The Bike Park brings adventure and lifelong learning to AA

Run, don’t walk, to check out this adventure

Daniellle+Formosa+catches+air.

Mike Shaw

Daniellle Formosa catches air.

As I flew through the banked turn, I expected to come to a halting crash. Instead, I was met with the sound of my fellow riders encouraging me to keep my eyes on the track and said that by doing so the bike would follow. While spending a day at the new Albuquerque Academy bike park, I not only learned some great tricks but I was quickly welcomed into the biking community at the school. Although it may seem intimidating at first, the bike park is a friendly and encouraging environment. Experiential Education faculty member Mike Hanselmann stated, “The nice thing about the bike park and riding bikes, in general, is that it’s a pretty supportive environment.”

Bikes and protective gear ready for action on the new AA bike park. (Danny Packer)

When you come to the bike park be aware that these are not your average bikes that one would ride at home. These bikes have a low diamond shape frame with 26-inch wheels which is lower to the ground than your average bike. The bikes also have lower seats which are designed for the rider not to sit on. All of these adjustments to the bikes make them perfect for doing jumps and tricks. Another difference from riding your typical bike is that when riding the goal is to pedal as little as possible and keep your pedals even. The reason for this is if your pedals are even then you will be more balanced while riding the track.
If you are interested in trying the bike park, there are weekly sign-ups. To adhere to COVID guidelines the people riding the track are split into their respective divisions to minimize the number of people at the park.
If it’s your first ride at the 1,600 sq ft course designed for off-road biking, you will most likely stick to the main course which consists mainly of mounds and berms. The mounds are the rounded hills and the berms are the turns with raised edges, also known as a banked turn. One more thing you will learn on your first ride is how to pump. In order to pump, one needs to go over the mounds and berms with enough speed that you don’t need to pedal. This can be accomplished by pushing your weight back in the front of hills and pushing your weight forward in the back of the hill; by doing this you give yourself enough momentum to not pedal.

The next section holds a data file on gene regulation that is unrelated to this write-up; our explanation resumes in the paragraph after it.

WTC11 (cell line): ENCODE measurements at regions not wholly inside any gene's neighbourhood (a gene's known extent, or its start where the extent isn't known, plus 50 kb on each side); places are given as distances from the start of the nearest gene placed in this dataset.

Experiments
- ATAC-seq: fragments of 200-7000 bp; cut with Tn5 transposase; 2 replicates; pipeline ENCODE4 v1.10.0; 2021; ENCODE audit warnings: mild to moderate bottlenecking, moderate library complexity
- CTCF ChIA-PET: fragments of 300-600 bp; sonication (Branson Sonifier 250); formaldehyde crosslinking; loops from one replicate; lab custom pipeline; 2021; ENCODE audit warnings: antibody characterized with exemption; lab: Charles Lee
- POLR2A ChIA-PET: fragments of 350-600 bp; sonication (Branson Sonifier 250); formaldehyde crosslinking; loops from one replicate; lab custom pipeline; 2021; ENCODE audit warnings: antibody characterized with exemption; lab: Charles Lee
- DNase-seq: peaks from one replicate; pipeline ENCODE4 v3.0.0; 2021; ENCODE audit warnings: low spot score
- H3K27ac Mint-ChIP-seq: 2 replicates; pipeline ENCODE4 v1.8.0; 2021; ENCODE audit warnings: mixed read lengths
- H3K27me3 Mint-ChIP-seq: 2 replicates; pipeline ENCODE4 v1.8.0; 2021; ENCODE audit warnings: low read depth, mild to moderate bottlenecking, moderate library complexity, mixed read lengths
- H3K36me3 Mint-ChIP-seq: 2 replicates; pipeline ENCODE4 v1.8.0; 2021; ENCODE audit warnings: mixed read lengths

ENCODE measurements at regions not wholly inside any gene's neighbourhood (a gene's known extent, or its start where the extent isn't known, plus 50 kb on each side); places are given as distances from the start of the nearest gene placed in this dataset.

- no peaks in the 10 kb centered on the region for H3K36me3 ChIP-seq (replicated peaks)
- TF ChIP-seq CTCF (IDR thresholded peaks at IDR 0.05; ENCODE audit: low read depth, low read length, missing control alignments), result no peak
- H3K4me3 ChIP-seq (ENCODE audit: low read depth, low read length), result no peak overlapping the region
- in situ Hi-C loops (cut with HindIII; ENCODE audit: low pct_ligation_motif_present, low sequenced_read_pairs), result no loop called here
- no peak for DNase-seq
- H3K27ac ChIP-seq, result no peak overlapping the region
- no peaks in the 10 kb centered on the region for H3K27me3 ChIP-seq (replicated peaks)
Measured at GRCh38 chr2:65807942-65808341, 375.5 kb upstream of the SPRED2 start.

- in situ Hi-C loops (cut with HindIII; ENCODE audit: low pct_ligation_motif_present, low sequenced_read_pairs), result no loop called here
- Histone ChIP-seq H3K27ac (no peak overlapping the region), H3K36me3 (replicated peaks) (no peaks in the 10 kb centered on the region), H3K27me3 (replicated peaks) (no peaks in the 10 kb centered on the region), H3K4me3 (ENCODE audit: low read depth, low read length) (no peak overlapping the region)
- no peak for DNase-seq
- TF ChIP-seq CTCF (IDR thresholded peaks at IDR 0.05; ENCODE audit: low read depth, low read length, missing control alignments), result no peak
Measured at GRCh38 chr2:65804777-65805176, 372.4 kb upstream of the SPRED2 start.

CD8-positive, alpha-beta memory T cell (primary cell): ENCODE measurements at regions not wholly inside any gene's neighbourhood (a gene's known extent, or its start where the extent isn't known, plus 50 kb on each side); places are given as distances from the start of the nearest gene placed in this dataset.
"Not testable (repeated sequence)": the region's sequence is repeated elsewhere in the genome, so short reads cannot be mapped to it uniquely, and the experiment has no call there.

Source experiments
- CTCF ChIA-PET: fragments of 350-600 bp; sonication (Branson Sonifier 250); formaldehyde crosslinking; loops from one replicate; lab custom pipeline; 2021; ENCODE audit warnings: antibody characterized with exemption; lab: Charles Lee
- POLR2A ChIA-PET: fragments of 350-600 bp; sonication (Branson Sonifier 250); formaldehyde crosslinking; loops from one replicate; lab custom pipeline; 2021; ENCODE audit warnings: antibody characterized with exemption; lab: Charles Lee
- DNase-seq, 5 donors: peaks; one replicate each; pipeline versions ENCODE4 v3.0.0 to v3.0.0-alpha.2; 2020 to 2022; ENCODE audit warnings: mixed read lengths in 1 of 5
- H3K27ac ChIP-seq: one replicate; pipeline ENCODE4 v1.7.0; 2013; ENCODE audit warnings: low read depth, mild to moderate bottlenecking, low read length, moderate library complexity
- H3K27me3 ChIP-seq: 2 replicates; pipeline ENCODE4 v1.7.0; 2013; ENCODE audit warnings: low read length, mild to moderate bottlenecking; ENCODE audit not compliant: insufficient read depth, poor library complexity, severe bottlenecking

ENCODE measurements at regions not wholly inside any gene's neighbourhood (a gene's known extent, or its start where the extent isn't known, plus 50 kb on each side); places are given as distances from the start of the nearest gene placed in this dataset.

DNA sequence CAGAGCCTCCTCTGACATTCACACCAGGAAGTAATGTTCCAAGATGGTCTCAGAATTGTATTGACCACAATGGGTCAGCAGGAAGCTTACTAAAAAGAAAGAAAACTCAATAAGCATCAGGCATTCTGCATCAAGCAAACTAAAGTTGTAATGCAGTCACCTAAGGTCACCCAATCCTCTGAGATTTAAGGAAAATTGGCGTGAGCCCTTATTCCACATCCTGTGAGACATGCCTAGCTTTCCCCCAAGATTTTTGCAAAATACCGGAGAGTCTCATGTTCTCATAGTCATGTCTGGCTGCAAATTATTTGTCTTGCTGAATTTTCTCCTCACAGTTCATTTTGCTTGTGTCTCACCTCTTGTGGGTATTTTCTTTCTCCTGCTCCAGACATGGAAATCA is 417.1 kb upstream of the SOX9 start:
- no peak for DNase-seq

Riders learn the manage the curves and bumps. (Mike Shaw)

I would definitely recommend trying it a least once and seeing if you enjoy it because I didn’t think I would and I do it a lot after school now.”

— Ava Spinnato '26

The ExEd faculty is working to make the bike park as inclusive as possible by welcoming girls/queer bike park sessions on Wednesdays. The goal of these sessions is to get more girls and queer individuals involved in the bike park. These sessions will be just like any other at the bike park. The ExEd faculty observed that the bike park can get male-dominated with the majority of the riders being boys, and bringing in these sessions is a way to include all. “It’s to get different groups out here on their own and give people a chance to come out and ride when they otherwise may not be completely comfortable.”
Being one of only two schools with a bike park, the ExEd faculty hopes it will get students outside and passionate about biking. All participants are provided with a bike to ride at the bike park, a helmet, and knee and shoulder pads. The only thing you may want to bring is a water bottle. To ride at the bike park you need very little experience. Knowing how to ride a bike is helpful but not mandatory if you want to ride the track because the ExEd staff is dedicated to helping students of all levels learn and thrive at the bike park.
The message the ExEd faculty sends out to anyone interested in riding the bike park is, “Just come, we have all the gear, bikes, and all you have to do is show up with a water bottle and some background in riding a bicycle”. The bike park is a real attraction for younger riders with most of the riders being in 6th and 7th grades. Ava Spinnato ‘26, said that they have enjoyed being able to learn multiple new techniques of riding. Remember to sign up for the bike track because all are welcome to the bike track community. Spinnato stated, “I would definitely recommend trying it a least once and seeing if you enjoy it because I didn’t think I would and I do it a lot after school now.”

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